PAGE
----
Corporate Code of Ethics
Dr Usha Krishna
‘We cannot wait for governments to do it all. Globalization operates on internet time.
Governments tend to be slow moving by nature, because they have to build political support
for every step. Therefore, industry has to undertake the leadership to formulate code of ethics
for all, in order to make the earth safer and business sustainable.’
This chapter is about operationalisation of ethics through a written code of ethics. There are many things to
learn over here.
• First, you would know the rationale for having ethical codes in business organisations.
• Second, you would be made aware of types of codes.
• Then, you shall develop an understanding of the processes in developing such codes.
• Finally, you would also come to know the steps for institutionalising codif ed behaviour.
Codes of ethics are accepted standards of behaviour for individuals at corporate level. An automobile
manufacturer in South Africa enacted the f rst set of codes of conduct for its employees in the year 1977.
Many companies adopted these codes of conduct, commonly known as ‘Sullivan Principles’. Subsequently,
OECD made an attempt to collect the codes of conduct from 247 companies to f nd its scope. As per their
study, the companies issued codes of conduct in the areas of environment management, labour standards,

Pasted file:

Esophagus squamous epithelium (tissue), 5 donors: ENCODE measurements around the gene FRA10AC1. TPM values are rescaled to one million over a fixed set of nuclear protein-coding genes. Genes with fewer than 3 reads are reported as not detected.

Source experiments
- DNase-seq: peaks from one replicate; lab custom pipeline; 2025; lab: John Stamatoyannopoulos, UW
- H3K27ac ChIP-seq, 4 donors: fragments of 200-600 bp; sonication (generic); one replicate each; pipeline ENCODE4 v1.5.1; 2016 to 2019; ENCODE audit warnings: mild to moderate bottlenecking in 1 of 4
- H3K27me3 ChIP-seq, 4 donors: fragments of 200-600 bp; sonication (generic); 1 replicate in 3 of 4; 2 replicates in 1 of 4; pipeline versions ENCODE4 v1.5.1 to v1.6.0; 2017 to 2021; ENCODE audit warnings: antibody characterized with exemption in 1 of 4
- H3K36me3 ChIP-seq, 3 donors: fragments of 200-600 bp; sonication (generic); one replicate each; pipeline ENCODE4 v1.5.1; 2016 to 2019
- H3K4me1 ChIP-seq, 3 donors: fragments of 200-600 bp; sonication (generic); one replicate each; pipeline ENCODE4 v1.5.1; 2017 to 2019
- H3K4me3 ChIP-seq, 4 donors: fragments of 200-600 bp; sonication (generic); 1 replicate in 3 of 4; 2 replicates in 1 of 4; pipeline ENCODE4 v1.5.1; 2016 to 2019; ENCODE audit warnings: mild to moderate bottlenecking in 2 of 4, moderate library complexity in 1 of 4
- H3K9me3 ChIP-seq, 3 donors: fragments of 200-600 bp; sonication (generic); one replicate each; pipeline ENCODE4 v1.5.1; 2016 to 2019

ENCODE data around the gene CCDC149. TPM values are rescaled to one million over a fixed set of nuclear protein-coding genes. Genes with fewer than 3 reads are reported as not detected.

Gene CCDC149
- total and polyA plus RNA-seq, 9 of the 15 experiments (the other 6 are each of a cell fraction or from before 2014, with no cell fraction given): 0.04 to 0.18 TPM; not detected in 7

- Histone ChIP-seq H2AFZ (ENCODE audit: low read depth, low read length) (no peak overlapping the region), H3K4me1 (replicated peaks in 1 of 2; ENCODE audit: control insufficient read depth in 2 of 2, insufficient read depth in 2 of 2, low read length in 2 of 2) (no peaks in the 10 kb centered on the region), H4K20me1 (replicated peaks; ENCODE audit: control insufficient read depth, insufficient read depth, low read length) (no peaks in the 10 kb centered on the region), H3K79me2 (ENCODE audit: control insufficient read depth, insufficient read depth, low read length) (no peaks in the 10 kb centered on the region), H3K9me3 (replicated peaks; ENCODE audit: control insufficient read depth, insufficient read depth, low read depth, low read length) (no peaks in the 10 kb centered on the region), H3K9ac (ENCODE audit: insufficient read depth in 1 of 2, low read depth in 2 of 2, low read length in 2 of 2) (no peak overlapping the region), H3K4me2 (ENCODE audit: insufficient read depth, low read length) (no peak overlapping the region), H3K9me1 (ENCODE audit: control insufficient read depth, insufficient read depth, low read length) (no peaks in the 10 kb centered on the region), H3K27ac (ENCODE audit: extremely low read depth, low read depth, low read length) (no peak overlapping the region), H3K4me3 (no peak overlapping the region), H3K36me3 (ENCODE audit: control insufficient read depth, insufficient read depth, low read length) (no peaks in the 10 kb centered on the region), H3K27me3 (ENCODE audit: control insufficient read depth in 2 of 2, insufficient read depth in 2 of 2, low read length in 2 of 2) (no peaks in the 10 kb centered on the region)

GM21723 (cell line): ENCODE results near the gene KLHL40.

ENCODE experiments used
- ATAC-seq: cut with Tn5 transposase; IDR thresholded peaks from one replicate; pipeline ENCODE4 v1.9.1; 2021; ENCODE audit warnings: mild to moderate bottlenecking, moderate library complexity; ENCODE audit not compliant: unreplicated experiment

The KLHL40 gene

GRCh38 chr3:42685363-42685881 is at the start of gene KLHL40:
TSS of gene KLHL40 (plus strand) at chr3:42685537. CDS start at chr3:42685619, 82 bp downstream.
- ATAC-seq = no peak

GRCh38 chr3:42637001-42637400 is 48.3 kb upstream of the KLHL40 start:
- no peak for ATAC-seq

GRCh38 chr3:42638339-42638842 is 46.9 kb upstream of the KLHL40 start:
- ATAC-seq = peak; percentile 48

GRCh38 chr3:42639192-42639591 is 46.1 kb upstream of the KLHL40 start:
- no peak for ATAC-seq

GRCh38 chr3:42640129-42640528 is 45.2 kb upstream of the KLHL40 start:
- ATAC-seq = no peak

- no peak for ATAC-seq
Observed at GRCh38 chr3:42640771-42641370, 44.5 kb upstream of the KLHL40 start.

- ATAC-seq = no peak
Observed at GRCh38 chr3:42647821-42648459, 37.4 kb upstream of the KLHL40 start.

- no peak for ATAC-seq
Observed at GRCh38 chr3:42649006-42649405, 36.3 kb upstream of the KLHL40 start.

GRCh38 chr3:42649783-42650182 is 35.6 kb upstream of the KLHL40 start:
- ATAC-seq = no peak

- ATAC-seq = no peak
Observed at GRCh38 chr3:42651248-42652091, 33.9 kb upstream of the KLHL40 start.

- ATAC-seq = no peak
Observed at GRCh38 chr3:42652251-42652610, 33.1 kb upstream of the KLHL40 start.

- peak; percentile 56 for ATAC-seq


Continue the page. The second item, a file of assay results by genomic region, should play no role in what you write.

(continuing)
consumer rights, anti-corruption, bribery, human rights, science and technology etc.
Before proceeding further, let me f rst clarify the terms ethical codes’, ‘social codes’ and ‘codes of ethics
or conduct’ that have been used interchangeably in this chapter. Codes are stated principles of social norms
and are written as part of company policies. Codes of ethics help and guide managers/employees, not only
towards righteousness of action, commitment to ethics, adherence to procedural and moral actions, but also
towards minimising the chances of unfair practices, frauds and scandals.
The rationale behind developing codes is that the government takes a very long time to frame rules and
regulations for industry with respect to social and environmental codes. So, as mentioned by Kof Annan
(former UN Secretary General) businesses need to act on their own in this respect. Such codes are also used
as a shield to pre-empt imposition of penalties and f nes on industry for wrongful actions that is damaging
for the ‘triple bottom line’. Moreover, most importantly, ethics should not be driven by rules and legality. It
needs to be prompted, formalised and implemented through self-recognition and self-will.